Counting the cost of potential trade tariffs

Published 15 March 17

Tariffs could inflate the current cost of some traded dairy products by as much as 50-60%*, if they were imposed between the UK and EU after Brexit. The UK currently enjoys barrier-free trade with other EU member states and has indicated it will be seeking a free-trade agreement with the EU. However, if this cannot be achieved, the introduction of import tariffs is a potential scenario.

Import tariffs are customs duties paid when merchandise is imported. They can be based on a percentage of the product’s value or a fixed charge per unit or weight. The size of the tariff can vary significantly between products and importing nations. The graph below shows the cost added to dairy commodities by applying the EU’s current import tariffs on goods from outside the Union.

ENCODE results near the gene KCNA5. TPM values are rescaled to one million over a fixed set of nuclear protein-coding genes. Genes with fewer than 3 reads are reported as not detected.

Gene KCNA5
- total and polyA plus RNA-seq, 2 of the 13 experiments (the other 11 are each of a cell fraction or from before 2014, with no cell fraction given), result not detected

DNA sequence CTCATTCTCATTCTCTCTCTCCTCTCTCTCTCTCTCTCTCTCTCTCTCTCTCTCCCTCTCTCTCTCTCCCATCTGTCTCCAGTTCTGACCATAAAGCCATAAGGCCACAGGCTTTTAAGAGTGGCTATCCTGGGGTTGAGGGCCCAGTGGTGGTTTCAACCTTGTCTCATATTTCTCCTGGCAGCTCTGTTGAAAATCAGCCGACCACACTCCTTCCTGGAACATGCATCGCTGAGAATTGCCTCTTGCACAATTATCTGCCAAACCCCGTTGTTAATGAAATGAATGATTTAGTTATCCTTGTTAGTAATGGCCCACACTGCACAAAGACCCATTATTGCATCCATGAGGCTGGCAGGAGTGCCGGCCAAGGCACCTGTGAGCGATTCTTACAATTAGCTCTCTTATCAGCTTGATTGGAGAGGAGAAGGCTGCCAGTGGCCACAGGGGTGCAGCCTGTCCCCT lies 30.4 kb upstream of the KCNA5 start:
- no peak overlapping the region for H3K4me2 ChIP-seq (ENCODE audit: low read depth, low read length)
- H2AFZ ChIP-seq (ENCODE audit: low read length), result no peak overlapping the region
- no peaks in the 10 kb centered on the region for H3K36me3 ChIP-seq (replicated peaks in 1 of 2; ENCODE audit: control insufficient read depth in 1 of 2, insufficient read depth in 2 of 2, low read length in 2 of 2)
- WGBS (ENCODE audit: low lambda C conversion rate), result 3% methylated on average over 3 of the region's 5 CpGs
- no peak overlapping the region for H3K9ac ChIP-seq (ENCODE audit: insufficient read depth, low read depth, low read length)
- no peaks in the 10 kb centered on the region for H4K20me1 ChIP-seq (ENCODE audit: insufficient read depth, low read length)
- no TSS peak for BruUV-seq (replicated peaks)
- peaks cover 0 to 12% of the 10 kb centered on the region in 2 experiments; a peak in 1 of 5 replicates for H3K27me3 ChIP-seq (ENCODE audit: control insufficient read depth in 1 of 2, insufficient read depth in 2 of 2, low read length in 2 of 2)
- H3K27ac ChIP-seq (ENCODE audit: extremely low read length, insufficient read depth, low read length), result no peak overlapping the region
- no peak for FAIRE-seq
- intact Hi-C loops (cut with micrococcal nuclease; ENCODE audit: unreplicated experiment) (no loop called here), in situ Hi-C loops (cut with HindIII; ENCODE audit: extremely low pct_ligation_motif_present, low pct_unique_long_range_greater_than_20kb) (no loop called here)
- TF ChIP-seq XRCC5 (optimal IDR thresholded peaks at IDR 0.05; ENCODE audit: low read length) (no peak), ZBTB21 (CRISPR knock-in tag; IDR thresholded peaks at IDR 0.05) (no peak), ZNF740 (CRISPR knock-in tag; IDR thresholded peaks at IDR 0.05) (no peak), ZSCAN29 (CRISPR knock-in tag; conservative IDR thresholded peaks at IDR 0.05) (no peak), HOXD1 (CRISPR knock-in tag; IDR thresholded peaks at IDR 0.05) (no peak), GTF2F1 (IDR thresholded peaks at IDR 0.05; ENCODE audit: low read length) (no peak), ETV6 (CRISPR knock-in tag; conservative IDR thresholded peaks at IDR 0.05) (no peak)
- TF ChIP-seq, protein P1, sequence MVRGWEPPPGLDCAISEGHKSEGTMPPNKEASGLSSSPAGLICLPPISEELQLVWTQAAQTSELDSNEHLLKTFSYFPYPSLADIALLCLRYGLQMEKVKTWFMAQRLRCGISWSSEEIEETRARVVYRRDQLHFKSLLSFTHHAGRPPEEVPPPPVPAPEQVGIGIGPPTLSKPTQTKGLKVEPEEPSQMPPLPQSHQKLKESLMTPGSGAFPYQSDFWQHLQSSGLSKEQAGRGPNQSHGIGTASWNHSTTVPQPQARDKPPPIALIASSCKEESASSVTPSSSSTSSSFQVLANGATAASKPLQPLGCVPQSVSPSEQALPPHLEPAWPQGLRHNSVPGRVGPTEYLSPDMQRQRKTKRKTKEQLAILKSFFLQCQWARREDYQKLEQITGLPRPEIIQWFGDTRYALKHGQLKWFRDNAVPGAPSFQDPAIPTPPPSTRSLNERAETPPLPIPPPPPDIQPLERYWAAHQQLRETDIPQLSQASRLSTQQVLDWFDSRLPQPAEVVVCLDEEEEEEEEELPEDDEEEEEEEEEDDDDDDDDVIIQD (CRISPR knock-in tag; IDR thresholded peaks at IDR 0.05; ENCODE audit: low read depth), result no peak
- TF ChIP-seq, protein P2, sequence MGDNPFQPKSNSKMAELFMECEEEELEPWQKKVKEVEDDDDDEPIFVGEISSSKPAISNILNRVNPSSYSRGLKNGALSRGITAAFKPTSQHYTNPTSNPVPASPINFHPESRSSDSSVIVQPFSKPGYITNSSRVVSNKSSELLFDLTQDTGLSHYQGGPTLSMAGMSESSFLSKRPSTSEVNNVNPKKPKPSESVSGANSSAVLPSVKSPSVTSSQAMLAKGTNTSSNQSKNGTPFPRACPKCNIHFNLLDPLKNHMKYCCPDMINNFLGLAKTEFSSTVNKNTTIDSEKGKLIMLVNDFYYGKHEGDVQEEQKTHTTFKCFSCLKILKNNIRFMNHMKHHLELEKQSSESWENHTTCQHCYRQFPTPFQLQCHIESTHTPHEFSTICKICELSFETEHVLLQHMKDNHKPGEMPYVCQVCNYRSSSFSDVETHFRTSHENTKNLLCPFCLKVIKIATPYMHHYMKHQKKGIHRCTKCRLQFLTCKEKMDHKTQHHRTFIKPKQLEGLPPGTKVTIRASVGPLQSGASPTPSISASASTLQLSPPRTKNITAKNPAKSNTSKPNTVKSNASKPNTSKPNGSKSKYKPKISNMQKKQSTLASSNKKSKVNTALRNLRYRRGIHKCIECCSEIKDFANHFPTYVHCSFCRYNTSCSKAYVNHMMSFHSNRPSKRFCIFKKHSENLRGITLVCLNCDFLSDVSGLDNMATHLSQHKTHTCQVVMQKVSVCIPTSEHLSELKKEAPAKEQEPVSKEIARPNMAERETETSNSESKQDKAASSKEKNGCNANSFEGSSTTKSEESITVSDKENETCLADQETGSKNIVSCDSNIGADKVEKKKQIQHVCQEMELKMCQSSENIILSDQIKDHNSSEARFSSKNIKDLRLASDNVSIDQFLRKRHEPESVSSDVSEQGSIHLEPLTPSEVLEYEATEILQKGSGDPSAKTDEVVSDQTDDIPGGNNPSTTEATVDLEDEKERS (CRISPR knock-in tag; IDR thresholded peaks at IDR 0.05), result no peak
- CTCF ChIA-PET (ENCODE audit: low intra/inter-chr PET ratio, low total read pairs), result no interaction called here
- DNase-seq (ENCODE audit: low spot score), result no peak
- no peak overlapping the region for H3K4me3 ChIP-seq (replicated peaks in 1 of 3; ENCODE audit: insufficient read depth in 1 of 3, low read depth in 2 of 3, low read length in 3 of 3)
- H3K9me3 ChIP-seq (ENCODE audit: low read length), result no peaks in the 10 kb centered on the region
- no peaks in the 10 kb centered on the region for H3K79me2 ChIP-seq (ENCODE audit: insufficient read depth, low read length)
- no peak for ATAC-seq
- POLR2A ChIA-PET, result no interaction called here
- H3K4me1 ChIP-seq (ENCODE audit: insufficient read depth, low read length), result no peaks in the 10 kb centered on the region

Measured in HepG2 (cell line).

EU import tariffs 

Last year, around £3.5bn worth of dairy produce was traded between the UK and EU, with the UK importing £2.6bn of EU product, while exporting £0.9bn worth. If the EU’s current tariffs were to be applied in both directions, it could theoretically add costs in the region of £1.5-2.0bn per year. In addition, non-tariff barriers such as import certification procedures, can also add significant costs.

We don’t yet know what the trade relationship between the UK and EU will look like after Brexit. In reality, if tariffs were introduced, current trade patterns would likely be significantly disrupted by the added cost. AHDB will discuss the potential knock-on effects of this in a future article.

More information on UK-EU trade and the potential scenarios after Brexit can be found in AHDB’s series of Horizon publications, and in previous articles.

*Based on current EU-28 import tariff rates and UK wholesale prices for Feb-17